Nigeria’s Purchasing Index Hits Record Low On Dollar Supply, Power Worries

The country’s Purchasing Managers’ Index (PMI) has weakened to a record low of 45.5 in the month of February from the 47.2 in January for manufacturing sector.
The index equally slowed to 44.3 in February, down from 46.9 I. January for the non-manufacturing sector.
Analysts attributed the reaSon to the fact that manufacturers now have little access to power and dollar to import raw materials.
“The Central Bank of Nigeria (CBN), last week, released its Purchasing Managers’ Index (PMI) Report for February, 2016. The report captures the PMI for both the manufacturing and non-manufacturing sectors. Both sector PMIs dropped sharply to 45.5 (previously 47.2) and 44.3 (previously 46.9) respectively, for the second consecutive month”, said analysts at Cordros Capital.
They said, it is worthy of note that the below 50 PMI results recorded year-to-date suggest that economic activities have generally slowed down since December 2015 (where 51.2 and 53.4 manufacturing and non-manufacturing PMIs were recorded). 
“This, in our view, is a pointer to a slower Gross Domestic Product (GDP) growth in the first quarter of this year. It is also in line with the view already hinted by the Monetary Policy Committee (MPC) at the January 2016 meeting that  — “growth in the first quarter of 2016 is expected to be less robust than in the corresponding period of 2015 ( first quarter GDP of 3.96 per cent)” — and therefore adds to pressure on the Committee to provide further decisive policy support at this month’s meeting”, they said.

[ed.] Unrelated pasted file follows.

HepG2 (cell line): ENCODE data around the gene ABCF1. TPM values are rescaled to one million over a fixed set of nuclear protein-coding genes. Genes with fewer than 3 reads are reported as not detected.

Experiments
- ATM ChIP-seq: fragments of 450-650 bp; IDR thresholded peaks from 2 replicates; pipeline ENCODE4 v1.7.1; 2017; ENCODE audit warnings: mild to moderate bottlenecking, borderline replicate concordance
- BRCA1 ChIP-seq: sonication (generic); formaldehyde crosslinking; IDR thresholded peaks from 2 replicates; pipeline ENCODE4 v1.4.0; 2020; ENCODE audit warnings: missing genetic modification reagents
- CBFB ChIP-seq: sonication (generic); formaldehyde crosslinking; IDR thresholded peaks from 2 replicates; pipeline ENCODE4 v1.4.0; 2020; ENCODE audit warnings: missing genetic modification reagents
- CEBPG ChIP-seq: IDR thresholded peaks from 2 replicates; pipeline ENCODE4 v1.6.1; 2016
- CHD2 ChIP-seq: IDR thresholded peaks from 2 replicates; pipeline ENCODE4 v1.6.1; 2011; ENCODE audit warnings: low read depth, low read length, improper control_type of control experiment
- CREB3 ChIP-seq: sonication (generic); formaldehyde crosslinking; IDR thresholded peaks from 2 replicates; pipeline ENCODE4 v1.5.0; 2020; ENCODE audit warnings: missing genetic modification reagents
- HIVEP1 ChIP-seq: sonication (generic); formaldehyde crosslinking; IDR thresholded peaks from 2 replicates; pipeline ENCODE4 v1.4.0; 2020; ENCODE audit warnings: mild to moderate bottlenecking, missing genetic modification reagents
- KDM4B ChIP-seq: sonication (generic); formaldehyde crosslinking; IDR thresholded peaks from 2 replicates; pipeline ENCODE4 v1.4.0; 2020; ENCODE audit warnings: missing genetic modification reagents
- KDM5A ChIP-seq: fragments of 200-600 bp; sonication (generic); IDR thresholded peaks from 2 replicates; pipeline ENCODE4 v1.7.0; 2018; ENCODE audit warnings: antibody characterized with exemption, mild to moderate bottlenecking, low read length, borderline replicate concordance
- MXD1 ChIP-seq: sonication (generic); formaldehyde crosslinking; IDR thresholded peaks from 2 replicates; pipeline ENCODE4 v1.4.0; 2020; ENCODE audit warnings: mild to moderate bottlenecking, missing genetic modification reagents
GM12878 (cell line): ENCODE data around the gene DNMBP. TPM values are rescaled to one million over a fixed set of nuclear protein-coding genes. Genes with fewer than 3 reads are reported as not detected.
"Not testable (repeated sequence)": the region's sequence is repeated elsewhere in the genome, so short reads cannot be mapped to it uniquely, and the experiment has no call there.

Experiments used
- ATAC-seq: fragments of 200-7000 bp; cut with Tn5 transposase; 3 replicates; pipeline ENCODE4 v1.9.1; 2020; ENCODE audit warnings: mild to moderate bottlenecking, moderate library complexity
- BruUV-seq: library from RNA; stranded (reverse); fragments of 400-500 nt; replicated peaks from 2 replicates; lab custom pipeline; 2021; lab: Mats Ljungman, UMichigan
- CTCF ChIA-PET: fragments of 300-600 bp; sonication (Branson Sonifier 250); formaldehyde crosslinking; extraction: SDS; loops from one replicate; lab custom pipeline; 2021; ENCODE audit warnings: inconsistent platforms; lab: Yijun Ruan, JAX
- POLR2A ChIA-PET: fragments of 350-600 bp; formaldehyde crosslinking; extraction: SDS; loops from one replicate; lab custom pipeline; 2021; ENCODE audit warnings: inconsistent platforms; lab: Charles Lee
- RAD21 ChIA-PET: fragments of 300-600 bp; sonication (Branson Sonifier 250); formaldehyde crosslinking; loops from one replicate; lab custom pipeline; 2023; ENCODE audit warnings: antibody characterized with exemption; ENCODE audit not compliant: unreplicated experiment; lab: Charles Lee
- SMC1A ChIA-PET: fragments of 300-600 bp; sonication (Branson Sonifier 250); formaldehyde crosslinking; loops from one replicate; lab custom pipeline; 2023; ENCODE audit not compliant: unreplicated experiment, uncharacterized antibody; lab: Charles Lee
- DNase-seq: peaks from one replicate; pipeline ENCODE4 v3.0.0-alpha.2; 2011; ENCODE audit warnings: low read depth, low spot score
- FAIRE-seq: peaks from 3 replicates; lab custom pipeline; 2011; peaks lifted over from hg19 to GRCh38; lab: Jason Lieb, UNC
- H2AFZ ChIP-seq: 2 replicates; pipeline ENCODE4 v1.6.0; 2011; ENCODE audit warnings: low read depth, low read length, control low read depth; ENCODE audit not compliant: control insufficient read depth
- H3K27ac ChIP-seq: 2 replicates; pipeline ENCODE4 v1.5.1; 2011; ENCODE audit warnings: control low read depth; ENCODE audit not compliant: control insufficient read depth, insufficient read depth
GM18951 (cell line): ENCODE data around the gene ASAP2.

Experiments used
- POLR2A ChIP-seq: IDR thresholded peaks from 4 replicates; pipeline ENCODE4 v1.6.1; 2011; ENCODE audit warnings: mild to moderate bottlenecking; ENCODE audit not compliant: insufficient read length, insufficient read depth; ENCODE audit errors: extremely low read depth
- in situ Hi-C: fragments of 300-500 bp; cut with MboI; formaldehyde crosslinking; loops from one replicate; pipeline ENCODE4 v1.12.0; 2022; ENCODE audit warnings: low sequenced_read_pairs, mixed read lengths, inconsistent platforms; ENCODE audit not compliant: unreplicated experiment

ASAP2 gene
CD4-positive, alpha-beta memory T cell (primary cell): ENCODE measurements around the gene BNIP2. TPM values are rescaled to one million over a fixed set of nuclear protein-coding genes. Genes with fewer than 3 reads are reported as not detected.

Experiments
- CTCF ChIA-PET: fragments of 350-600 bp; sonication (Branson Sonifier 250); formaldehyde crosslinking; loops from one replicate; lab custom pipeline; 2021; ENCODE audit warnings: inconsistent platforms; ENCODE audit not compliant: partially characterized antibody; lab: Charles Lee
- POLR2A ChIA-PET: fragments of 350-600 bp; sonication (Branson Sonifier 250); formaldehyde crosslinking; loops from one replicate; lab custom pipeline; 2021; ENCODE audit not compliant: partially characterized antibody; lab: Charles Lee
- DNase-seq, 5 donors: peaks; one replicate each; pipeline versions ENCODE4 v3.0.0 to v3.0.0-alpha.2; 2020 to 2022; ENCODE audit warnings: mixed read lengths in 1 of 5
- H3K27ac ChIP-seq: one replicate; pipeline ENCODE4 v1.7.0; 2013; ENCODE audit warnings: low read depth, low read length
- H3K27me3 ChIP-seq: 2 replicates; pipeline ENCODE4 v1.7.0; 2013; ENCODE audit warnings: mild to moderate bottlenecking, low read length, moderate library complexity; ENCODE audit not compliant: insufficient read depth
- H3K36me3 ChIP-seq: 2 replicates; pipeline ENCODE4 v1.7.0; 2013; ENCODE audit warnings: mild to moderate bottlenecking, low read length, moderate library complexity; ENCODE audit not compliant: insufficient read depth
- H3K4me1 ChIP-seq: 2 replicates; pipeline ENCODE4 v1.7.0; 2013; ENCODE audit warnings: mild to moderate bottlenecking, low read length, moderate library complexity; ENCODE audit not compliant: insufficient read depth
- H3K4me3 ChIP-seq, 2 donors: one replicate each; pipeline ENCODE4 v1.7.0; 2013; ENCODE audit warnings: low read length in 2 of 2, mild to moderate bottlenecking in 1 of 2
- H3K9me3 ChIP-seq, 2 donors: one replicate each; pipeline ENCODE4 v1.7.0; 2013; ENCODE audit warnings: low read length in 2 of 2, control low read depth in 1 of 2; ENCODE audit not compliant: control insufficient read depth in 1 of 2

The 45.5 manufacturing PMI in February is at a record low level (since the CBN commenced the survey in January 2015). All the sector’s five diffusion indices — save the supplier delivery time index which improved — declined. 
“This, in our view, underscores the heightened challenges faced by manufacturers in accessing forex for their operations and the significant drop in electricity power generation and supply in the month of February”said Cordros Capital.
With regards access to the dollar to fund raw materials and other input requirements, we note particularly, the feedback from our enquiries with leading FMCG companies on the Nigerian Stock Exchange, wherein the generally held view, is that dollar supply from the CBN has fallen to below 50 per cent of their operational requirements. 
Reports show that more than 70 per cent of the manufacturing sector is severely affected by the ongoing Dollar shortage in the economy. Worthy of note also, is the adverse effect which we believe the depreciation of the Naira value to a record low level (N400/$) in the month of February must have had on manufacturing activities. In addition, on the backdrop of forex supply challenges and the impact on manufacturers, Cordros Capital notes that the recent reports by Clover, — a beverage producing company — announcing management decision to suspend future investments in Nigeria and Reuters, alleging plans by BUA Group – one of Nigeria’s largest sugar refiners by installed capacity – to temporarily shut down its sugar refining operation.
On power, the Nigerian Electricity Regulatory Commission (NERC) hinted in a press statement released on Monday last week that power supply through the national grid reduced from over 5,000mw attained early February to less than 2,800mw at the end of the month. The factor responsible — gas supply shortage to generating companies following attacks on pipelines — is the power sector’s age-long Achilles heel.
The composite PMI for the non-manufacturing sector eased to 44.3 in the review month — also a record low level (since the CBN commenced the survey in January 2015). All the sector’s four diffusion indices declined during the period, while compared to the manufacturing sector, a higher number of the non-manufacturing sector components recorded improved activities”, said Cordros Capital.

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